Yesterday, my co-coworker Pam sent me a message with a photo on Facebook about something she learned during a carriage ride in Natchez Mississippi. Riding past the cemetery Pam heard about Tripod, a three-legged cat that was befriended by Natchez city workers. She included a photo of the Tripod’s Headstone for me and I thanked her of course and messaged back, “I’ll add Tripod to my list of names of leg amputees.” The list includes the famous, infamous, fictional, factual, legends, dogs, dolphins (Winter’s dorsal fin), horses, cows, and now my first cat. Anyone with a three-legged pet should visit tripawds. There are more than 6,000 animal lovers registered on the site who have pets with less than four paws.

Including Tripod, I’ve got nine legs to add to the list this week, which is the one year anniversary of my blog.

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Cow-Tipping News

On Friday, my sister-in-law Kim forwarded a link for me to check out on Facebook.

A 600 pound calf had two hind legs amputated due to frostbite. The English Charolais calf was recently fitted with two “high-tech” prostheses in Houston, Texas. Hero’s the only double amputee calf with two prostheses in the United States.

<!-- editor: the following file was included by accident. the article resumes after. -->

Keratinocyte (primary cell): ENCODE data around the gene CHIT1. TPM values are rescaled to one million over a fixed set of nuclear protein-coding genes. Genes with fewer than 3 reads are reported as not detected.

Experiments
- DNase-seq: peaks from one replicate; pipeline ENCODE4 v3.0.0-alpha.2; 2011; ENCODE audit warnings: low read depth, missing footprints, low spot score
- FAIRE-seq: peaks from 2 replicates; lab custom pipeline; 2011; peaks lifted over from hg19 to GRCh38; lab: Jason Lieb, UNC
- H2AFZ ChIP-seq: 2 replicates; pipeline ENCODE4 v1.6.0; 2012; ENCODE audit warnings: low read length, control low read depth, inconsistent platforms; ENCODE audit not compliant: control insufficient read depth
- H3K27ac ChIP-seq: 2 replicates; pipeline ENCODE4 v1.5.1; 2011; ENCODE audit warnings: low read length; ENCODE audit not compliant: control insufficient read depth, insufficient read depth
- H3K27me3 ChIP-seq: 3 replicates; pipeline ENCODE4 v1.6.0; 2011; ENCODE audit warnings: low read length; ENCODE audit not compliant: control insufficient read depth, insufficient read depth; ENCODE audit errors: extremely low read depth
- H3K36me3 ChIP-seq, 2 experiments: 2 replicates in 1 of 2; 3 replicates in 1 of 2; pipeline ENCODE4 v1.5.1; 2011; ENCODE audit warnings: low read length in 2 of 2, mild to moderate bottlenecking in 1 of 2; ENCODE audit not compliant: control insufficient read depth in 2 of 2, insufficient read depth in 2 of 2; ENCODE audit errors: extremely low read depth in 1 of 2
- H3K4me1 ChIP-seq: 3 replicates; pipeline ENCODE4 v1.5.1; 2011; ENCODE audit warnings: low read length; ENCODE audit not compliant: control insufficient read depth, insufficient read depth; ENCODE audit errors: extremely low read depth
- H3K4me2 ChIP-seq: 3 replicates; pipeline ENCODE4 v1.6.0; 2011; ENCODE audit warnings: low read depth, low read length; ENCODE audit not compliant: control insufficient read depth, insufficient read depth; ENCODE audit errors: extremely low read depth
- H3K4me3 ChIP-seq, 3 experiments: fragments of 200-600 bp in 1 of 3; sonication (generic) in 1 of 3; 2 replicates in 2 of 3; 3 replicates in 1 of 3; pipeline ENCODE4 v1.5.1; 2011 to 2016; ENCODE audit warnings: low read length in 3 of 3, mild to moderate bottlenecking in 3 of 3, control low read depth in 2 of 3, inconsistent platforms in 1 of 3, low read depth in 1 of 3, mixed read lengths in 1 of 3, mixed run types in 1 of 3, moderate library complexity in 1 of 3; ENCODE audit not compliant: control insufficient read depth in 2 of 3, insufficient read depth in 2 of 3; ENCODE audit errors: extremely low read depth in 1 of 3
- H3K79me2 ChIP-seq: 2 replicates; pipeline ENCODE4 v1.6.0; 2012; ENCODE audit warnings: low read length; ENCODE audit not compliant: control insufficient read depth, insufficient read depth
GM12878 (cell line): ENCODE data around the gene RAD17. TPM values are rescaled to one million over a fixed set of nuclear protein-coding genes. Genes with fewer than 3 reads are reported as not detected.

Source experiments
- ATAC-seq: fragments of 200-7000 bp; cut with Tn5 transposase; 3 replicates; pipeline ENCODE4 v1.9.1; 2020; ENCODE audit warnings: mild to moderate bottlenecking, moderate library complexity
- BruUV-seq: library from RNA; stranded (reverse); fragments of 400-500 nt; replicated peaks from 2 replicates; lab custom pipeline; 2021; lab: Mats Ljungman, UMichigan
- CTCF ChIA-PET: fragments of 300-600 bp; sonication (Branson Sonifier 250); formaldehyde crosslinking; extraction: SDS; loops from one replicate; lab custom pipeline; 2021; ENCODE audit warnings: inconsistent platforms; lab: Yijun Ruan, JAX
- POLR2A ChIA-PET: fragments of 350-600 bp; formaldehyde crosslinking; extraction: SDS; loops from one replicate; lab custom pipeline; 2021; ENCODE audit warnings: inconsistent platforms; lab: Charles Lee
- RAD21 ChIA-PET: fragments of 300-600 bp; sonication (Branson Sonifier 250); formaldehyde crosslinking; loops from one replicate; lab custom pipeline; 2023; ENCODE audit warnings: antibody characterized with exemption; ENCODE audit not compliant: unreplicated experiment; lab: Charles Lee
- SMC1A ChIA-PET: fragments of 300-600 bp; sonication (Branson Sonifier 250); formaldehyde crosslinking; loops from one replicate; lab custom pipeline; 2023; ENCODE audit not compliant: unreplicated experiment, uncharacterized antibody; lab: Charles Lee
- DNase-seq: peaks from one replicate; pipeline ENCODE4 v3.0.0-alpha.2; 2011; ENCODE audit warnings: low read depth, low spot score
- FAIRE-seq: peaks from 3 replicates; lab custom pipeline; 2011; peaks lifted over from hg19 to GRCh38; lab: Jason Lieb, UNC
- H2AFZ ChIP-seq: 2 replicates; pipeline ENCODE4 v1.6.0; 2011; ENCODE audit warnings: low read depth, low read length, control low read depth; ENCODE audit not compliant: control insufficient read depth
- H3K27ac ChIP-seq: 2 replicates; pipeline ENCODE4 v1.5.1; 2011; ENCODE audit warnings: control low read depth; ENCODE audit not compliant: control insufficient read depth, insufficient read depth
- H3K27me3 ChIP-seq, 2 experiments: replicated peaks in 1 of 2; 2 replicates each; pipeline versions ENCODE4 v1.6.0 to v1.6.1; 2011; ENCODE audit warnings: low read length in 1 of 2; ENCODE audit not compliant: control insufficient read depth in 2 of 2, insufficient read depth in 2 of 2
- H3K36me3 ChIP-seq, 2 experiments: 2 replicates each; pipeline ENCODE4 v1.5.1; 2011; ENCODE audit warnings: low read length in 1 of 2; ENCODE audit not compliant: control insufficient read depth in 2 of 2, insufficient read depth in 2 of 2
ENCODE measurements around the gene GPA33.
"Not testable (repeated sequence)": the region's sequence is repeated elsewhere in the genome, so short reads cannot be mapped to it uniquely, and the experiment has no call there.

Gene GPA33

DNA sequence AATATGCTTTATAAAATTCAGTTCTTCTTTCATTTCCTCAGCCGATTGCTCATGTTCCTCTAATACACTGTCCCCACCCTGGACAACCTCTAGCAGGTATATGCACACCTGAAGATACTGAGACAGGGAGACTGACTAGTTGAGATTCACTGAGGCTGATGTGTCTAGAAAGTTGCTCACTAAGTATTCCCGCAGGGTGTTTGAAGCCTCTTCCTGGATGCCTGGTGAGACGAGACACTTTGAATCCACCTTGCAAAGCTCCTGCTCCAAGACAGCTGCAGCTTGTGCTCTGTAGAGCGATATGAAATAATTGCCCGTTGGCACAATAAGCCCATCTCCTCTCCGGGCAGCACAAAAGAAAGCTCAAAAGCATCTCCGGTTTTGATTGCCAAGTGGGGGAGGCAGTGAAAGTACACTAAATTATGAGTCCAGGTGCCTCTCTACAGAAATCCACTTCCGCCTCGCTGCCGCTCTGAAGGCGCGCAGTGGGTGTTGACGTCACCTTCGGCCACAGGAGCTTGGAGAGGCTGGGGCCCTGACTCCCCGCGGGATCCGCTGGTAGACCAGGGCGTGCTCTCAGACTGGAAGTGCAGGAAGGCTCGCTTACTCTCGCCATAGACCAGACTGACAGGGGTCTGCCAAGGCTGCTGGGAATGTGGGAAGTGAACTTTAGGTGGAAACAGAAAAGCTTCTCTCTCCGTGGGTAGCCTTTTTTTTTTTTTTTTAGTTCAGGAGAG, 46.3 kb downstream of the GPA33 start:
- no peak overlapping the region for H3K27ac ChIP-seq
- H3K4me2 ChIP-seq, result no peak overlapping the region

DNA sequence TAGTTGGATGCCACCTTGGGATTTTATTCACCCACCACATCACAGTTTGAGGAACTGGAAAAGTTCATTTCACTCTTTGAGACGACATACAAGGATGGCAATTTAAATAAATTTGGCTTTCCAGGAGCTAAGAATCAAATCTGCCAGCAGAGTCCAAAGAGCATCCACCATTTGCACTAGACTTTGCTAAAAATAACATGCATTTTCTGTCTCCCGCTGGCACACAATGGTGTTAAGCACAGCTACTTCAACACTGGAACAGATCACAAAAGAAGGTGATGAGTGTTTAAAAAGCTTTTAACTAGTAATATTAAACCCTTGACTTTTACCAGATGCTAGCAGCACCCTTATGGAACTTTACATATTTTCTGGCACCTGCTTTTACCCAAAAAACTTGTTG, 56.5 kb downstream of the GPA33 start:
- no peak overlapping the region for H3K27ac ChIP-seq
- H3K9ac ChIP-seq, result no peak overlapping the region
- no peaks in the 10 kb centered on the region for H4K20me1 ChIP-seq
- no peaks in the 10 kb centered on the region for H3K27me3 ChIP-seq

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Aaarrrgghh-etype

I read a fantastic kid’s book on Thursday morning. Pirates vs. Cowboys, is written by Aaron Reynolds and illustrated by David Barneda. It’s a story about feuding pirates who go over land to bury their treasure. They run into a motley group of cowboys. But these are no ordinary human pirates and cowboys. Burnt Beard is an octopus, accompanied by an armada of sea creatures. Black Bob McKraw is a steer, with a nose ring, and he’s got a mixed up gang of barnyard animals and desert characters, including a prickly cactus in a pot.

What makes the story effective is that it’s not an archetype peg-leg character. Pegleg Highnoon is not the villain, though he is an alligator. He’s not just any old gator, but he’s the world’s only pirate cowboy. Pegleg Highnoon’s a peacekeeper, moderator, and the closest thing there is to a lawman in Old Cheyenne. I really enjoyed reading about Pegleg, as I discovered something of his character in me. I don’t want to be typecast as the angry amputee and I’m usually looking to avoid conflict by seeking common ground. Stop by your local library or bookstore and check it out.